LIVE REVIEW: A Place to Bury Strangers at the Masquerade

A Place to Bury Strangers
Photo by Brandon Funk

Great goth punk bands are tough to find, so naturally I was ecstatic when I heard A Place to Bury Strangers was rolling through the Masquerade to spook and presumably bury audiences alongside the Joy Formidable and Exitmusic. I was first introduced to the band indirectly through guitarist Oliver Ackermann’s boutique effects pedal company called Death By Audio, and have since become a big fan of APTBS’ brand of chaotic noise-rock. However, I had never seen any of the other acts perform live.

Exitmusic was the first band to take the stage and they had a female singer who reminded me of a slightly less confident version of Alanis Morissette. For some reason she gave me a awkward barista vibe; like if I were to walk into a Starbucks and she was working behind the counter, she would treat me to a caramel latte, hand it to me with a smile, and then croon a tune about how she prepared it. Strange, I know. The gentlemen that backed this fine lady were your standard fare Flock of Seagulls rejects clad in all black.

How would I describe the Exitmusic experience? Atmospheric, droned out, but not addictive. I felt the singer had an amazing voice—she reminded me of PJ Harvey meshed with Björk—and I really enjoyed the heaviness and deep timbre of the drums and electronic beats. Nonetheless, the music lacked catchy hooks, so all the songs meandered together as the audience slowly bobbed their heads into a quiet slumber. Everyone and their grandma are layering tons of reverb on vocals to the point of the vocal melody being indistinguishable, and, overall, I did not feel the tunes were that innovative or creative.

The next band to perform was A Place to Bury Strangers, who seemed eager to pummel the audience with their distortion-ridden blend of psychedelic noise, shoegaze and space rock. Truth be told, what APTBS really does is combine the dark, gothic visuals and spiritual energy of Disintegration-era Cure and mash it up with the blood and cojones of bands like Killing Joke and Joy Division. After that, they throw in a bit more grit and distortion to taste and cue super heavy and intense feedback freakouts similar to early Sonic Youth. In a live setting, this is a cocktail for succulently sweet disaster.

A Place to Bury Strangers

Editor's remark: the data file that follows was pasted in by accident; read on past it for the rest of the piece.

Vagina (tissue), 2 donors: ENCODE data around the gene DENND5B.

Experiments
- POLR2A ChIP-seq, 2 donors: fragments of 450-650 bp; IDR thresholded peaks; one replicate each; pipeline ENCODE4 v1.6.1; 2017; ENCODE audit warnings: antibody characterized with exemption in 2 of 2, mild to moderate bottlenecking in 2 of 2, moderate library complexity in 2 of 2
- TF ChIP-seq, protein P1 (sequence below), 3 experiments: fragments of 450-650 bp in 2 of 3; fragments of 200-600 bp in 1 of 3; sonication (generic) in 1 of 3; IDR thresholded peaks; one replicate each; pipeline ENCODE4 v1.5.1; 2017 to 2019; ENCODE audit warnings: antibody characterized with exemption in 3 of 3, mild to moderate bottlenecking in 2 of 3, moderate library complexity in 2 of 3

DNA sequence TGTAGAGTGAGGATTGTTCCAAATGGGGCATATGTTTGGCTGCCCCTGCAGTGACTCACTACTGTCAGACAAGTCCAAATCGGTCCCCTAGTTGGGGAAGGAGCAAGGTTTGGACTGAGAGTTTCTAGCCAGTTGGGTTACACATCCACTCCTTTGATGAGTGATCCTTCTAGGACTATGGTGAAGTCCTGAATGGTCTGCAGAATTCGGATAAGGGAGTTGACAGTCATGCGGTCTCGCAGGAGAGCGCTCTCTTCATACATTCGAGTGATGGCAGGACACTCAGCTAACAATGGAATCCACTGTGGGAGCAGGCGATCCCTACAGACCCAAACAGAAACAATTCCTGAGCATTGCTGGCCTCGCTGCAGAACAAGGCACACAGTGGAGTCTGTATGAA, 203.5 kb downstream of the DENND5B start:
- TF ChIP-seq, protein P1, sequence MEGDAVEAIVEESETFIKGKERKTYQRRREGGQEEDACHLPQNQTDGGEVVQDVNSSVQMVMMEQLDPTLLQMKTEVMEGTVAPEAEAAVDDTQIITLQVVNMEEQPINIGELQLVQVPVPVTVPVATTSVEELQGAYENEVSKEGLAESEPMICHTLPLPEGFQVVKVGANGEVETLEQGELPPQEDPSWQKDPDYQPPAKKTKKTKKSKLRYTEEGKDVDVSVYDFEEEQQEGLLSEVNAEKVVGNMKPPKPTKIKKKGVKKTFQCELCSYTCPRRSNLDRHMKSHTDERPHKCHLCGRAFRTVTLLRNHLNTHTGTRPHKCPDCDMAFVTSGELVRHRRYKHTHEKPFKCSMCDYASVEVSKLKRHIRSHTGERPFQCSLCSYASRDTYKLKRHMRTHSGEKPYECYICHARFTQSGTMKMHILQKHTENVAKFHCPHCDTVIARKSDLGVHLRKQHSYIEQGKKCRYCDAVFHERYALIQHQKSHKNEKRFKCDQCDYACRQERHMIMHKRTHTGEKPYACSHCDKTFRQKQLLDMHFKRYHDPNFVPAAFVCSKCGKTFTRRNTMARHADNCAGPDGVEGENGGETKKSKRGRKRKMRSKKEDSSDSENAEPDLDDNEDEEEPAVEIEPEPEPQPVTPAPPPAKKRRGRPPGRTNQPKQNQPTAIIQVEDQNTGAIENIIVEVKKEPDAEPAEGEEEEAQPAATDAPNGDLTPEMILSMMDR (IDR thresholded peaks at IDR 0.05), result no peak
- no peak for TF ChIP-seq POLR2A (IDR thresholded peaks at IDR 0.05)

Photo by Brandon Funk

The minute the house engineers dimmed the lights and the washed-out visuals started blaring on the ceiling and side walls, I knew I was in for danger. As a matter of fact, everything about the band screams danger and intensity; from the way bassist Dion Lunadon takes the stage with his slight grimace and low slunk posture to the heavy, perilous sounding drums of drummer Jay Space to Oliver Ackermann’s bombed-out guitar sound. Ackermann would step on a pedal and you would feel the entire PA system shake. I looked up and thought I saw a gigantic zeppelin crash into the side of the Masquerade, mechanical guts and exposed wires cutting like razor sharp, oily teeth into the venue. After APTBS threw down their guitars, the damage had already been done; my mind was completely obliterated. All in all, I hope this band continues to melt minds for the next ten years. We’re going to need groups like this as a living document and testament to what post-punk revival music is capable of.

By the time the Joy Formidable took the stage, the (mis)appropriately named “Heaven” portion of the Masquerade was hotter than Lucifer’s private chambers. I tactfully moved past the exorbitantly priced alcoholic beverages and drank some good old H20 as the band members strapped on their gear. The Joy Formidable are a shoegaze/alternative rock band and they played some entertaining and heavy pop tunes. I only stayed for three songs during their set, but I enjoyed what I heard. They have nice vocal harmonies that set them apart and they had very well controlled dynamics from onstage. Extra points for the lead singer Ritzy Bryan, she uses a sunburst Stratocaster with a black pickguard—very solid color combination.